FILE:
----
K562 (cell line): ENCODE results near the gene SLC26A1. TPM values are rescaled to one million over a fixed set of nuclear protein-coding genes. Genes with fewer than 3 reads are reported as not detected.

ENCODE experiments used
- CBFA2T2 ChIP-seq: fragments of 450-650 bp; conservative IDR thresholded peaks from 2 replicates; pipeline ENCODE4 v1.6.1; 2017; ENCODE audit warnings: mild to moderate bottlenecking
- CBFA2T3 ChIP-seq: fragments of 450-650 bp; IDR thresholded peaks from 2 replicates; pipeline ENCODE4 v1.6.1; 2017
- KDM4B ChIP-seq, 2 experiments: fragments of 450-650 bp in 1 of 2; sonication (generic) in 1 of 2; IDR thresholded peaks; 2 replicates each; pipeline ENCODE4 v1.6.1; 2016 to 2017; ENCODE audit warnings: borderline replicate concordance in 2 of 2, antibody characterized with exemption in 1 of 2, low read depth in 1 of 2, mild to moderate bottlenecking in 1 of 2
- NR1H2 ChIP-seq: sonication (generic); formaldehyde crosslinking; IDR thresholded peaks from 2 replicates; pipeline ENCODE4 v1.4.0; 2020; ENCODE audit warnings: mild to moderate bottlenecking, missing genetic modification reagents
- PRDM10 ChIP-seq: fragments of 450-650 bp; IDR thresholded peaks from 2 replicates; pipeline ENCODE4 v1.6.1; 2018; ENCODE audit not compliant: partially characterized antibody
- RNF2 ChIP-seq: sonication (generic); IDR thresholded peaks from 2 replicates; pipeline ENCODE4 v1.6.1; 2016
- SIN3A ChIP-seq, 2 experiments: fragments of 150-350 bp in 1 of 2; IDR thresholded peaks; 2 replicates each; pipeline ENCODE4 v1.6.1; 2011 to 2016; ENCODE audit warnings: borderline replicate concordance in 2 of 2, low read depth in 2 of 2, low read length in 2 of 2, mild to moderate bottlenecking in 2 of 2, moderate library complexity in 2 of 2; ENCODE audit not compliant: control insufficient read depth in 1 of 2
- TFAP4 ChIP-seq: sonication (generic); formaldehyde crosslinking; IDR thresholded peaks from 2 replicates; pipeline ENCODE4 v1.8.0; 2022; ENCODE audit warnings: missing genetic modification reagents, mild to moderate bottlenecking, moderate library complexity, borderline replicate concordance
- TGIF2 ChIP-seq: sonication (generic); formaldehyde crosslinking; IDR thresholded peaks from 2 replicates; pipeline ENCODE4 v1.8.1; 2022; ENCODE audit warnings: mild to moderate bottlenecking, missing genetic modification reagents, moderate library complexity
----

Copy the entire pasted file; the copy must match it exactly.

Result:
K562 (cell line): ENCODE results near the gene SLC26A1. TPM values are rescaled to one million over a fixed set of nuclear protein-coding genes. Genes with fewer than 3 reads are reported as not detected.

ENCODE experiments used
- CBFA2T2 ChIP-seq: fragments of 450-650 bp; conservative IDR thresholded peaks from 2 replicates; pipeline ENCODE4 v1.6.1; 2017; ENCODE audit warnings: mild to moderate bottlenecking
- CBFA2T3 ChIP-seq: fragments of 450-650 bp; IDR thresholded peaks from 2 replicates; pipeline ENCODE4 v1.6.1; 2017
- KDM4B ChIP-seq, 2 experiments: fragments of 450-650 bp in 1 of 2; sonication (generic) in 1 of 2; IDR thresholded peaks; 2 replicates each; pipeline ENCODE4 v1.6.1; 2016 to 2017; ENCODE audit warnings: borderline replicate concordance in 2 of 2, antibody characterized with exemption in 1 of 2, low read depth in 1 of 2, mild to moderate bottlenecking in 1 of 2
- NR1H2 ChIP-seq: sonication (generic); formaldehyde crosslinking; IDR thresholded peaks from 2 replicates; pipeline ENCODE4 v1.4.0; 2020; ENCODE audit warnings: mild to moderate bottlenecking, missing genetic modification reagents
- PRDM10 ChIP-seq: fragments of 450-650 bp; IDR thresholded peaks from 2 replicates; pipeline ENCODE4 v1.6.1; 2018; ENCODE audit not compliant: partially characterized antibody
- RNF2 ChIP-seq: sonication (generic); IDR thresholded peaks from 2 replicates; pipeline ENCODE4 v1.6.1; 2016
- SIN3A ChIP-seq, 2 experiments: fragments of 150-350 bp in 1 of 2; IDR thresholded peaks; 2 replicates each; pipeline ENCODE4 v1.6.1; 2011 to 2016; ENCODE audit warnings: borderline replicate concordance in 2 of 2, low read depth in 2 of 2, low read length in 2 of 2, mild to moderate bottlenecking in 2 of 2, moderate library complexity in 2 of 2; ENCODE audit not compliant: control insufficient read depth in 1 of 2
- TFAP4 ChIP-seq: sonication (generic); formaldehyde crosslinking; IDR thresholded peaks from 2 replicates; pipeline ENCODE4 v1.8.0; 2022; ENCODE audit warnings: missing genetic modification reagents, mild to moderate bottlenecking, moderate library complexity, borderline replicate concordance
- TGIF2 ChIP-seq: sonication (generic); formaldehyde crosslinking; IDR thresholded peaks from 2 replicates; pipeline ENCODE4 v1.8.1; 2022; ENCODE audit warnings: mild to moderate bottlenecking, missing genetic modification reagents, moderate library complexity